The best way forward for England at Ahmedabad is to keep the scoreboard ticking with one's and two's. Sounds easier than it is, but instead of wondering about the pitch or getting bogged down by their track record against spin, the English batsmen would be best advised to keep seeking comfort at the non-strikers end. Best place to be batting if you want to occupy the crease for long. Precisely what England need to do now, occupy the crease for long.

Wednesday, 14 November 2012

England Back to the Wall

England are up against a well rested and eager Indian side on home turf. They start the test series in Ahmedabad on what will undoubtedly be a slow low turner, left to bake without covers in the past few days.

The humiliation of India in the English summer of 2011 still fresh in the minds of several Indian stalwarts. This is a grudge series, make no mistake. Dhoni's press interviews highlight the respect that teams must accord to their oppositions, something the Indians missed in the England last year.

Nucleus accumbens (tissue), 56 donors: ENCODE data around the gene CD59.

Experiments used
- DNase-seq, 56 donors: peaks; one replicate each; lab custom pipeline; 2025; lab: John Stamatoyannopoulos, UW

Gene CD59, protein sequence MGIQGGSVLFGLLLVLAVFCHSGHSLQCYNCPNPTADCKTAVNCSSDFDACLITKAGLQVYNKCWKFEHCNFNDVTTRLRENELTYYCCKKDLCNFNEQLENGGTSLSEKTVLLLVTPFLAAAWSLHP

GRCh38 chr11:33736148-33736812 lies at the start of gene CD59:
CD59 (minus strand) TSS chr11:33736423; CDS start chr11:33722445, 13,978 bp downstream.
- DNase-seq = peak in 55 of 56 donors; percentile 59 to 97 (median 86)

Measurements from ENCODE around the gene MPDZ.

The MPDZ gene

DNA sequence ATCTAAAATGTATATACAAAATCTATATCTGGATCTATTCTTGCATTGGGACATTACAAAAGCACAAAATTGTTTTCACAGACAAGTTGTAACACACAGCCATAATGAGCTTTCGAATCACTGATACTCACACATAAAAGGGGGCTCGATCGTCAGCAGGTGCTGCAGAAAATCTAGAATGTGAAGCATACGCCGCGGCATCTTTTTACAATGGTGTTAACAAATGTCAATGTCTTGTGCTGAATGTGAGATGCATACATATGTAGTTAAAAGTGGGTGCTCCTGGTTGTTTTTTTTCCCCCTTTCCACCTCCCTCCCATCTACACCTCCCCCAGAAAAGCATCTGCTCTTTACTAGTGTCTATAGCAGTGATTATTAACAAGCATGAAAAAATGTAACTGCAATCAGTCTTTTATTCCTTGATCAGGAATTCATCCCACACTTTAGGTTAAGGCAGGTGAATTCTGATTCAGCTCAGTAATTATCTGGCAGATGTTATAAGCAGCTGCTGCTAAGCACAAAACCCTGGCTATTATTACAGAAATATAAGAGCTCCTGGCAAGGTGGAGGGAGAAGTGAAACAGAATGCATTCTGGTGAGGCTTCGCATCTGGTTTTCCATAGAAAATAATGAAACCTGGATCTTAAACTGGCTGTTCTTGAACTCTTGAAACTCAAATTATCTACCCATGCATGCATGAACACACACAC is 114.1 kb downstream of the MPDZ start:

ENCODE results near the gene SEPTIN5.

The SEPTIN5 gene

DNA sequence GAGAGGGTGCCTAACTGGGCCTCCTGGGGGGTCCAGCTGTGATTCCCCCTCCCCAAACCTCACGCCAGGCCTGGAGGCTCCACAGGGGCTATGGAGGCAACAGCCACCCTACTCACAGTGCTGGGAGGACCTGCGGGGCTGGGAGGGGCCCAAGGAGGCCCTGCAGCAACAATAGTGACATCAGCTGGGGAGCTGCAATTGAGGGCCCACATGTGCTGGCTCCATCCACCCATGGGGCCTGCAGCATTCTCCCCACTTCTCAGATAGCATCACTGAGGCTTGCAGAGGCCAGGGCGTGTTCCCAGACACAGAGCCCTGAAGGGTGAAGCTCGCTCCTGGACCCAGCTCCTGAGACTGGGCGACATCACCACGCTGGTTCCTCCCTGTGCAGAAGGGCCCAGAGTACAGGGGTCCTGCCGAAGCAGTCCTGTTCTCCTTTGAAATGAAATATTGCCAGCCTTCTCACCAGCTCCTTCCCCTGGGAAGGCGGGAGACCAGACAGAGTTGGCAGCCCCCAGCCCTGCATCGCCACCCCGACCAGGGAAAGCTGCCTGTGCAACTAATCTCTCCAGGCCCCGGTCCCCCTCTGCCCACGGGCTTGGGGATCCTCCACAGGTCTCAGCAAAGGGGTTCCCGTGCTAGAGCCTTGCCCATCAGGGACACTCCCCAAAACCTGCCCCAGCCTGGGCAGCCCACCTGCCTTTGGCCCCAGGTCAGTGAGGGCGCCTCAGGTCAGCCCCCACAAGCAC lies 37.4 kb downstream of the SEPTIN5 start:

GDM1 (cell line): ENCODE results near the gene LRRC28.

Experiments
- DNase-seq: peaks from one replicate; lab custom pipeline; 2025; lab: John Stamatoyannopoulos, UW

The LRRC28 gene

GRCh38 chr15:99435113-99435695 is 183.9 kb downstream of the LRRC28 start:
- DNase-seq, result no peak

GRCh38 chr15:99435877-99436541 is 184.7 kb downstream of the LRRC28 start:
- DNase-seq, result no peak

The odds are stacked against England. Never mind the past track record or the time spent on the crease in the warm up games, nothing will matter when the first ball is bowled at Ahmedabad. The challenge for the English batting line up will be truly testing.

The last two tours of the subcontinent by England, against Pakistan and Sri Lanka, have been rather forgettable. Much tougher for them to digest was the recent plastering on home soil at the hands of the South Africans. Not only dis the Proteas displace England at the top spot, Graeme Smith claimed his third England skipper, when Andrew Strauss retired after the series, leaving Alistair Cook in-charge. Effectively England go into this series certainly a lot less confident than at any point in the past 18 months.